Give me the mountains!!!!!!


The photo I  posted, was more about quality of way than destination, a walk route is made up of objectives and the means of getting there, the quality of way can be summed up or illustrated in a picture. Many shots shown on TR's are of objectives and destinations, less attention may be paid to the feeling experienced on route, which I use 'Quality of Way' as a term to try to encompass that.



The snow climbing shots are great examples of this, they provide the subject matter to immediately capture the essence of the ascent. My abiding memory of Arran was Glen Sannox, which formed the last part of one of our days walking, after descending from the ridges, sadly to have a photo that half way lives up to capturing the aura of the place I would probably have to spend many days there with more equipment than I possess or have been extremely lucky.


Arran has a unique feature in the circular coast road and the bus service, this gives an opportunity to explore the linear route, which has helped me learn to appreciate quality of way more in relation to objective or destination.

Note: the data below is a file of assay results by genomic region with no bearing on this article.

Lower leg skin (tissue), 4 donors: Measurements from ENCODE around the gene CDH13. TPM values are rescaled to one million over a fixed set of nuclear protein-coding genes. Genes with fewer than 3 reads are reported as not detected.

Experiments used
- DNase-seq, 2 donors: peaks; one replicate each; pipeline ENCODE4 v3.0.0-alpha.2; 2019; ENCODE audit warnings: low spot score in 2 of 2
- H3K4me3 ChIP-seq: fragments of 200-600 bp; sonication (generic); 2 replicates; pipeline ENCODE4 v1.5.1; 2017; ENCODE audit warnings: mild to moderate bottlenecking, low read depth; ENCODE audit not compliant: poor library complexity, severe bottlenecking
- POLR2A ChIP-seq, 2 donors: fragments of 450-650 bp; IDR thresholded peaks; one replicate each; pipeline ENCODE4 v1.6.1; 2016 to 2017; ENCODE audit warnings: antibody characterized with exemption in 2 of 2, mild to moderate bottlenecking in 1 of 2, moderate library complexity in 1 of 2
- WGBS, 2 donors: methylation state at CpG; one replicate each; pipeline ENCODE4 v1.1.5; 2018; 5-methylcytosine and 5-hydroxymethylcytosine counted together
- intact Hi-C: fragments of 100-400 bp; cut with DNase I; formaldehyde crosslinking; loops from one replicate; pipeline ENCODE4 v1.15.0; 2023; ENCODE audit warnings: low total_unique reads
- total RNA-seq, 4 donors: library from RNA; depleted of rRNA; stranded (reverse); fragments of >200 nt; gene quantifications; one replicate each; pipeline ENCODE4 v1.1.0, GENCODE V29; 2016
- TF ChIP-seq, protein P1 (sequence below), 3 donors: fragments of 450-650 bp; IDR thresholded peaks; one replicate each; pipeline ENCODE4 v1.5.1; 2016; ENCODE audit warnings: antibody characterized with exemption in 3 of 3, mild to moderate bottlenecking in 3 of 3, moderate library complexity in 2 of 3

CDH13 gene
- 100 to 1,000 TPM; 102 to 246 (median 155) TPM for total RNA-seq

Great to see those photos, here is one, taken on a linear route after climbing Ben Venue in the Trossacks.





Mrs BWW tackling a deer fence, an unexpected obstacle as we made our way back to the car from the summit, we had crossed Loch Katrine by the historical motor boat.
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midweekmountain

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Re: Every walking photo tells a story
« Reply #40 on: 14:31:52, 01/05/16 »
I had some issues with deer fences a few weeks ago on Ben Challum, several issues in fact

midweekmountain

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Re: Every walking photo tells a story
« Reply #41 on: 14:38:15, 01/05/16 »
I know what your doing Stuart planting the seed again,


Who me?


I actually sussed out another Aonach Eagach clone in Glencoe Its called Sron na Lairig grade II *** 300 metres  same grade as AE, guidebook says it takes a well diffined crest similar to AE. Never noticed it before, try googling there is some info on ukc.

midweekmountain

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Re: Every walking photo tells a story